My first realization that there is no political leadership in Los Angeles.
Getting off the bus in Barcelona, the first thing I noticed was the lack of noise. It wasn’t quiet per se, but not overtly loud either. The traffic was calmer and that seemed to effect the noise level. Plaza de España is still a busy, hectic crossroads, but in the intervening years the city has allocated one lane on many of its streets for alternate forms of transportation, mainly bicycles and scooters, but also wheelchairs.
Many leaders in Southern California cities voted to ban scooters when they first appeared - a very shortsighted and reactionary decision. (It’s like the story of the sailor whose ship was sinking, and when a helicopter comes to save him he says, “no thanks, my God will save me.” He drowned. When he got to the pearly gates he asked St. Peter why God had let him drown. And St. Peter said, “God sent you a helicopter, you moron.”) Bicycles and scooters could very well be God’s helicopter to save us from our traffic and climate problems. But we have to give them a chance.
The big infrastructure change that everyone talks about in Barcelona are the “super-blocks.” Barcelona is a grid city and cars are everywhere. But a super-block is a nine-city-block conglomerate that impedes cut-through traffic. Cars and parking are still allowed, but one can not drive straight through. Thus, these streets are calmer, quieter, cleaner, and safer, and as a result the pedestrian life blossoms. By taking traffic off the streets, these super-blocks have created space for children to play and neighbors to connect. It's Jane Jacobs' eyes on the street.
It is a game changer, much like Britain’s project, “20 is Plenty,” where neighborhood streets are reconfigured so car traffic cannot physically go faster than 20 kilometers an hour - bout 12.5 mph. A safe speed for cars and people to co-exist. Saves lives, makes the hood safer, cleaner, and quieter. Win-win.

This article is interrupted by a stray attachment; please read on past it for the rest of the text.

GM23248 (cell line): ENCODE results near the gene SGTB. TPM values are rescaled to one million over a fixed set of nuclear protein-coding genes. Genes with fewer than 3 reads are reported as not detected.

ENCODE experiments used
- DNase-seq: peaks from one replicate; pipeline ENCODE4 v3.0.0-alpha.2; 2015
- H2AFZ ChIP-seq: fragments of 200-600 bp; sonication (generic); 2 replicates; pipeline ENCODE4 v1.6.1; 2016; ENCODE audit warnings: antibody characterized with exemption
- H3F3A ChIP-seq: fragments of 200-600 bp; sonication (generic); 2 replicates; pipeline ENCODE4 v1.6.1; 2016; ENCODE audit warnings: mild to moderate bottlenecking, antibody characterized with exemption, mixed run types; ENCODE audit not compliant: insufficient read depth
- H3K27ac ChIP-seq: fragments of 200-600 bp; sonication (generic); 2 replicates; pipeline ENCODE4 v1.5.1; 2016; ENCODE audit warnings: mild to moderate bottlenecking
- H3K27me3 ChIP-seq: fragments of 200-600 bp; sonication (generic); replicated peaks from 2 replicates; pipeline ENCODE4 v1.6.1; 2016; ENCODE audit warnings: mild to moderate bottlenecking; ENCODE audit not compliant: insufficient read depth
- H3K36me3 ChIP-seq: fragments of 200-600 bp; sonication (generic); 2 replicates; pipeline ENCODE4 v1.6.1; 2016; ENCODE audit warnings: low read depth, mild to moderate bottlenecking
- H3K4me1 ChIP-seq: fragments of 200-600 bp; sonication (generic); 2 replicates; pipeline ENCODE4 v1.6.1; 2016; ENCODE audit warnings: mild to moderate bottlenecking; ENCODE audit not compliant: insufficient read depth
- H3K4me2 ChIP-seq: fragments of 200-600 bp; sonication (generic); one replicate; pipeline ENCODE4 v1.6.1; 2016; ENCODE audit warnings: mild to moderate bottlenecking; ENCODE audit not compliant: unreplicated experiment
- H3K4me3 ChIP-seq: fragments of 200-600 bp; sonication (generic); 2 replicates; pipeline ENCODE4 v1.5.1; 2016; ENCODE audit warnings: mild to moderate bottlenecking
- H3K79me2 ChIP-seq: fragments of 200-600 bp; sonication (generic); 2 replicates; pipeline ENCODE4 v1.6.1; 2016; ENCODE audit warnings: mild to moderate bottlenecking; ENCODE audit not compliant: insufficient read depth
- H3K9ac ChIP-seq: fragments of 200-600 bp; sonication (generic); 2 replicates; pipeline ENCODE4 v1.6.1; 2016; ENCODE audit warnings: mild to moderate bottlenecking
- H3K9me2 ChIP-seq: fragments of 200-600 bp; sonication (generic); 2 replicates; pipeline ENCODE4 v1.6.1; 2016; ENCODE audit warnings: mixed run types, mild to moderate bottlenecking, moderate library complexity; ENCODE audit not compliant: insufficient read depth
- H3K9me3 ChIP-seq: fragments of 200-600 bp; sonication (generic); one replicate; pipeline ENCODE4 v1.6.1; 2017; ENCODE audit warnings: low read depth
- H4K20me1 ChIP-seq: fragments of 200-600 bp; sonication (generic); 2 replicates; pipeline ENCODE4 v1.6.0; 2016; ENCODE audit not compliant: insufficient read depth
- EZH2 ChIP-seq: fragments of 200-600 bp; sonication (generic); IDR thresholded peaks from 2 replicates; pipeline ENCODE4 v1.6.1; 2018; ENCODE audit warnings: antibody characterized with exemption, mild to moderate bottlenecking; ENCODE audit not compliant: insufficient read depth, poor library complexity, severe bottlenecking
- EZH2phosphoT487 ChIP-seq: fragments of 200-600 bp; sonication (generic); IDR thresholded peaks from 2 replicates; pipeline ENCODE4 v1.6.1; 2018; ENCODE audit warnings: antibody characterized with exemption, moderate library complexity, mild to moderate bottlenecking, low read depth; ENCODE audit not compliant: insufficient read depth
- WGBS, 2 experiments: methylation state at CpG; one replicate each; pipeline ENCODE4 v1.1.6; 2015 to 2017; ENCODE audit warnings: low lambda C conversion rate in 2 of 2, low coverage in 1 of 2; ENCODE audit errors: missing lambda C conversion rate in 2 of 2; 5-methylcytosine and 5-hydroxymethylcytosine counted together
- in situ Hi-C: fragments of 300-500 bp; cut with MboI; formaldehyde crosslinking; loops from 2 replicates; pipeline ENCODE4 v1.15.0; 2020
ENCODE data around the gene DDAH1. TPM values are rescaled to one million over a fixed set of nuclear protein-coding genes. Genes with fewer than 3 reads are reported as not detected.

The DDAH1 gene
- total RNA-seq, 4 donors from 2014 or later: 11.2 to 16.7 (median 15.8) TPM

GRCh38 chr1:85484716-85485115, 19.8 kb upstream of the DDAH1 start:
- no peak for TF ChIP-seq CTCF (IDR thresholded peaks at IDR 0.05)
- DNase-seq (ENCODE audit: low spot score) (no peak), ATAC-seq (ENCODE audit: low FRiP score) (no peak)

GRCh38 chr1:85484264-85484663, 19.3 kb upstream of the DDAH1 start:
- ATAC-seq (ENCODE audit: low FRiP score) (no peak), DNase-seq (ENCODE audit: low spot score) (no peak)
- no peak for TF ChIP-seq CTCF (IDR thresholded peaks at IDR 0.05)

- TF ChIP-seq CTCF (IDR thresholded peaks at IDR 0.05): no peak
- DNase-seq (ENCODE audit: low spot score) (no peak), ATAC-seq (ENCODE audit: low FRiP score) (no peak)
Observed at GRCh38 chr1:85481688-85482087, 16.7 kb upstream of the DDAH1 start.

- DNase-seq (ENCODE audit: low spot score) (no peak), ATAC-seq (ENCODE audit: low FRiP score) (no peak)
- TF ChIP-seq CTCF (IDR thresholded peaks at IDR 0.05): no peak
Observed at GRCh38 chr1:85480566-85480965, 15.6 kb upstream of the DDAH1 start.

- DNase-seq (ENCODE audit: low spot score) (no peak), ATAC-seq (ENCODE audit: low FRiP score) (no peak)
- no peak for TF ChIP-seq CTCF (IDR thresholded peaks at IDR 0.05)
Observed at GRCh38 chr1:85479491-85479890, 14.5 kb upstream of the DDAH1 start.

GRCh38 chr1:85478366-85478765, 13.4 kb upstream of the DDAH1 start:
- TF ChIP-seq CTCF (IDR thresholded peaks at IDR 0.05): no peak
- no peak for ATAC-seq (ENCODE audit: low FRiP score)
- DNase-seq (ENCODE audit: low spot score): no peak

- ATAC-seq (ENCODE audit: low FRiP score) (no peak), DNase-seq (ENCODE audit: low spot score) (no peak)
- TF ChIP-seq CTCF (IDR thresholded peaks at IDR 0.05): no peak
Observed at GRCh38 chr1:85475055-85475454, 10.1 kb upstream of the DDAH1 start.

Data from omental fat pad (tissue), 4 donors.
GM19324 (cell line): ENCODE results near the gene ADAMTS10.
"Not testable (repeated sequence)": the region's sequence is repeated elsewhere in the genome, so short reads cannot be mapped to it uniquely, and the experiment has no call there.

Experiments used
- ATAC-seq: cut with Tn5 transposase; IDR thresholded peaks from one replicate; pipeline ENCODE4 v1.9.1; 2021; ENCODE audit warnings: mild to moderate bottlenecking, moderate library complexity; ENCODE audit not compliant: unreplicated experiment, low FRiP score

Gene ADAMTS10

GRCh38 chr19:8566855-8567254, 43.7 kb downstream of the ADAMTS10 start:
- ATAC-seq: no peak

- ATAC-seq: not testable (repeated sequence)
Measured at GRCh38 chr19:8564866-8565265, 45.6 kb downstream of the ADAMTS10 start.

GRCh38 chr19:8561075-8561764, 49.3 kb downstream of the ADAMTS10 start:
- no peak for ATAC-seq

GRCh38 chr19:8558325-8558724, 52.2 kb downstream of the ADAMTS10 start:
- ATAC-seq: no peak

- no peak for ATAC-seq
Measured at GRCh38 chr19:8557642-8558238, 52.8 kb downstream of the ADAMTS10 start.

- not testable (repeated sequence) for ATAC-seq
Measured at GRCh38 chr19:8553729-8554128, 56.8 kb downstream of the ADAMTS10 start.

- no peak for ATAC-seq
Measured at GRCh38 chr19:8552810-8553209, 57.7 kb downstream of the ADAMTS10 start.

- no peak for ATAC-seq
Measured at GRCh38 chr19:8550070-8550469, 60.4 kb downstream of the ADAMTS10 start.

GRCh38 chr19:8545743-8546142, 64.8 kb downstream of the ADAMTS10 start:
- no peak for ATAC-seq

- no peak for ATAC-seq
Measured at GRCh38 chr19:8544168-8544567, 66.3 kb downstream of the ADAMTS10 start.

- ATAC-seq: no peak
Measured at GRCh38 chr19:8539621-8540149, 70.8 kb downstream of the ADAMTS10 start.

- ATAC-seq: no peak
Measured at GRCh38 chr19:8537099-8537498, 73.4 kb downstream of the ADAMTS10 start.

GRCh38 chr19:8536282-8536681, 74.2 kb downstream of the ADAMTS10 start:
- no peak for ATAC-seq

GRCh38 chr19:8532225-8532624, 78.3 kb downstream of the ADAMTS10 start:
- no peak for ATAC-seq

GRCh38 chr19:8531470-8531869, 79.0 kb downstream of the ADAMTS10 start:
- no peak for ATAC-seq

After Barcelona, we trained to Paris. The high-speed train, very fun. No trip to the airport - just catch the train in the middle of one city and get off in the middle of the next. The saying goes: Paris is made for lovers, but it is also made for walkers—maybe that is why it is so good for lovers. Walking in Paris is romantic. It is also safe. I don’t know about muggings, but it is safe from traffic violence. Mayor Anne Hidalgo has staked her political career on bringing Paris Back to the Future by creating safe street spaces for Vélib, the city’s bike-share program, and so many other forms of alternate transportation. I did not take a cab or an Uber once in Paris. I ate like a pig, drank like a fish, and still lost weight. Gold's Gym ain’t got nothing on Paris.
But it was not always this way. Post World War II, Paris rebuilt itself around the car and it remained that way for fifty years. And, like in the states, political battles over change are not easy, but the Parisian leaders had the backbone to implement infrastructure changes and not back down to the loud, nimby voices. (In my neighborhood the nimbys who complain about the status quo also complain about any solutions to those problems. They just like to complain.) It seems to me that the leaders in Paris gave the street changes time to work. As the voice in the cornfield in a Kevin Costner movie says, “if you build it, they will come.” There is a learning curve to change and we have to... give peace a chance. That’s all I’m saying.
From Paris we trained to Amsterdam. We walked from the train station to our hotel, in the rain, it was so close and easy to get to. Bikes and bike parking were everywhere. Cargo bikes, electric bikes, children’s bikes, and of course the ubiquitous black Dutch bikes. Some people rode with rain gear, others used umbrellas, but unless it was pouring people continued to go about their business on their bikes. Also what’s great about Amsterdam: everyone speaks English. None of this parlez vous anglais?
As you can tell by my mastery of the French language, I’m probably not the one to discuss the history of Amsterdam, the architecture or the art, but I can discuss the bikes… and maybe the beers. Biking in Amsterdam is a pure pleasure. On busy car-filled roads there are completely separated paths for bikes. On streets where cars go say 20 mph there are protected bike lanes, and on small neighborhood streets in the canals bikes and cars share the same space safely because they are both going about the same speed, eight to 15 mph. Drivers know they are guests on these streets. There is little animosity between car drivers and bike riders, partly because many drivers are also riders and many riders are also drivers. This has created an environment that is safe, comfortable, and fun to walk or bike in.